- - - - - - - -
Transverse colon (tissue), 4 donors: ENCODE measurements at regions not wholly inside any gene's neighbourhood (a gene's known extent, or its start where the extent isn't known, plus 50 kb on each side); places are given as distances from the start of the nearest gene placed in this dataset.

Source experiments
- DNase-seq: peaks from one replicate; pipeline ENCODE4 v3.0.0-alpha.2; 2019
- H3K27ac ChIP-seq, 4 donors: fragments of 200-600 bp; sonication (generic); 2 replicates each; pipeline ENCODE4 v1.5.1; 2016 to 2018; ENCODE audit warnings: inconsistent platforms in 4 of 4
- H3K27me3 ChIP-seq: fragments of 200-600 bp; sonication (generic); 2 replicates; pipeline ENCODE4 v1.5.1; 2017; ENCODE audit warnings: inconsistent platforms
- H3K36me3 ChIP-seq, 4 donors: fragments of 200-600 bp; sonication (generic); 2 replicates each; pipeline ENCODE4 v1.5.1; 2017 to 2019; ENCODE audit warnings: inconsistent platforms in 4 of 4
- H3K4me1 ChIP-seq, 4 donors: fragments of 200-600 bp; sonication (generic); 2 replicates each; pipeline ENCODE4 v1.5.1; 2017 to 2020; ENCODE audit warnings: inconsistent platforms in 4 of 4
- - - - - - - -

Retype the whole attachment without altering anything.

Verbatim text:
Transverse colon (tissue), 4 donors: ENCODE measurements at regions not wholly inside any gene's neighbourhood (a gene's known extent, or its start where the extent isn't known, plus 50 kb on each side); places are given as distances from the start of the nearest gene placed in this dataset.

Source experiments
- DNase-seq: peaks from one replicate; pipeline ENCODE4 v3.0.0-alpha.2; 2019
- H3K27ac ChIP-seq, 4 donors: fragments of 200-600 bp; sonication (generic); 2 replicates each; pipeline ENCODE4 v1.5.1; 2016 to 2018; ENCODE audit warnings: inconsistent platforms in 4 of 4
- H3K27me3 ChIP-seq: fragments of 200-600 bp; sonication (generic); 2 replicates; pipeline ENCODE4 v1.5.1; 2017; ENCODE audit warnings: inconsistent platforms
- H3K36me3 ChIP-seq, 4 donors: fragments of 200-600 bp; sonication (generic); 2 replicates each; pipeline ENCODE4 v1.5.1; 2017 to 2019; ENCODE audit warnings: inconsistent platforms in 4 of 4
- H3K4me1 ChIP-seq, 4 donors: fragments of 200-600 bp; sonication (generic); 2 replicates each; pipeline ENCODE4 v1.5.1; 2017 to 2020; ENCODE audit warnings: inconsistent platforms in 4 of 4